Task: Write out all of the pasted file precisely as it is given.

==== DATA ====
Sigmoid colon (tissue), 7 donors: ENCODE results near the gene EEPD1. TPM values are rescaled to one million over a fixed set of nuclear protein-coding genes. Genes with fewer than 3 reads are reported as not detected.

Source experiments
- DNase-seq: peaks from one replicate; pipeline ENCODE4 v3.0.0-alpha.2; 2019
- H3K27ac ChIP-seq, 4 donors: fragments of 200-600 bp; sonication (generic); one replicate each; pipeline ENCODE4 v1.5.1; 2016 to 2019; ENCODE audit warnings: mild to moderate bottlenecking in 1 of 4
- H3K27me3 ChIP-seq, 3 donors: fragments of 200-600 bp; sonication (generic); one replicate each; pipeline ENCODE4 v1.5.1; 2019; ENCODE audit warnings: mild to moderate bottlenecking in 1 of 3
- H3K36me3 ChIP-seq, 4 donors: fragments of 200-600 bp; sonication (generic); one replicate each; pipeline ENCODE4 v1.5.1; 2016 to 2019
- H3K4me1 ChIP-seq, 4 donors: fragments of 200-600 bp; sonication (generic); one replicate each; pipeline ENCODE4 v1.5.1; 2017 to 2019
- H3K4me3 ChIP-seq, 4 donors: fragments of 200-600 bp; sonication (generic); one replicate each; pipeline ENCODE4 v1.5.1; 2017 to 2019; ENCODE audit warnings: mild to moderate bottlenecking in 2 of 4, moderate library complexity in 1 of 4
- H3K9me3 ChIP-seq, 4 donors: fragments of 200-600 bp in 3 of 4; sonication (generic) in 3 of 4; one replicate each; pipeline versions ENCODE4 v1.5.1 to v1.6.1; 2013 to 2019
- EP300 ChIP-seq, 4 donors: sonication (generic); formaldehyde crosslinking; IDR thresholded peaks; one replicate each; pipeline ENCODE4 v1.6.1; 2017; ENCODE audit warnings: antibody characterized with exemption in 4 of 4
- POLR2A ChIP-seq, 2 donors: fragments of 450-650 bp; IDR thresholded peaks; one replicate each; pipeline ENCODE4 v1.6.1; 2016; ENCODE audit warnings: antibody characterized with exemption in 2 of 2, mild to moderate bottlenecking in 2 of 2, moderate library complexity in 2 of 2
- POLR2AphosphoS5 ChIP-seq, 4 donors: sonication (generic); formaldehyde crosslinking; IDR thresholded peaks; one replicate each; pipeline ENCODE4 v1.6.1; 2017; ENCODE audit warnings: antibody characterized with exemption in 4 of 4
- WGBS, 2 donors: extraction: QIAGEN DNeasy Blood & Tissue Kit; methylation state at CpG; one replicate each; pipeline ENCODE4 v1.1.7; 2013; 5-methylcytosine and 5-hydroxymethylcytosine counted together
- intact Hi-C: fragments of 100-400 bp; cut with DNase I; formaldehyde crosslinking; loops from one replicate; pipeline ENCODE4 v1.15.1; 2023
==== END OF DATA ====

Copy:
Sigmoid colon (tissue), 7 donors: ENCODE results near the gene EEPD1. TPM values are rescaled to one million over a fixed set of nuclear protein-coding genes. Genes with fewer than 3 reads are reported as not detected.

Source experiments
- DNase-seq: peaks from one replicate; pipeline ENCODE4 v3.0.0-alpha.2; 2019
- H3K27ac ChIP-seq, 4 donors: fragments of 200-600 bp; sonication (generic); one replicate each; pipeline ENCODE4 v1.5.1; 2016 to 2019; ENCODE audit warnings: mild to moderate bottlenecking in 1 of 4
- H3K27me3 ChIP-seq, 3 donors: fragments of 200-600 bp; sonication (generic); one replicate each; pipeline ENCODE4 v1.5.1; 2019; ENCODE audit warnings: mild to moderate bottlenecking in 1 of 3
- H3K36me3 ChIP-seq, 4 donors: fragments of 200-600 bp; sonication (generic); one replicate each; pipeline ENCODE4 v1.5.1; 2016 to 2019
- H3K4me1 ChIP-seq, 4 donors: fragments of 200-600 bp; sonication (generic); one replicate each; pipeline ENCODE4 v1.5.1; 2017 to 2019
- H3K4me3 ChIP-seq, 4 donors: fragments of 200-600 bp; sonication (generic); one replicate each; pipeline ENCODE4 v1.5.1; 2017 to 2019; ENCODE audit warnings: mild to moderate bottlenecking in 2 of 4, moderate library complexity in 1 of 4
- H3K9me3 ChIP-seq, 4 donors: fragments of 200-600 bp in 3 of 4; sonication (generic) in 3 of 4; one replicate each; pipeline versions ENCODE4 v1.5.1 to v1.6.1; 2013 to 2019
- EP300 ChIP-seq, 4 donors: sonication (generic); formaldehyde crosslinking; IDR thresholded peaks; one replicate each; pipeline ENCODE4 v1.6.1; 2017; ENCODE audit warnings: antibody characterized with exemption in 4 of 4
- POLR2A ChIP-seq, 2 donors: fragments of 450-650 bp; IDR thresholded peaks; one replicate each; pipeline ENCODE4 v1.6.1; 2016; ENCODE audit warnings: antibody characterized with exemption in 2 of 2, mild to moderate bottlenecking in 2 of 2, moderate library complexity in 2 of 2
- POLR2AphosphoS5 ChIP-seq, 4 donors: sonication (generic); formaldehyde crosslinking; IDR thresholded peaks; one replicate each; pipeline ENCODE4 v1.6.1; 2017; ENCODE audit warnings: antibody characterized with exemption in 4 of 4
- WGBS, 2 donors: extraction: QIAGEN DNeasy Blood & Tissue Kit; methylation state at CpG; one replicate each; pipeline ENCODE4 v1.1.7; 2013; 5-methylcytosine and 5-hydroxymethylcytosine counted together
- intact Hi-C: fragments of 100-400 bp; cut with DNase I; formaldehyde crosslinking; loops from one replicate; pipeline ENCODE4 v1.15.1; 2023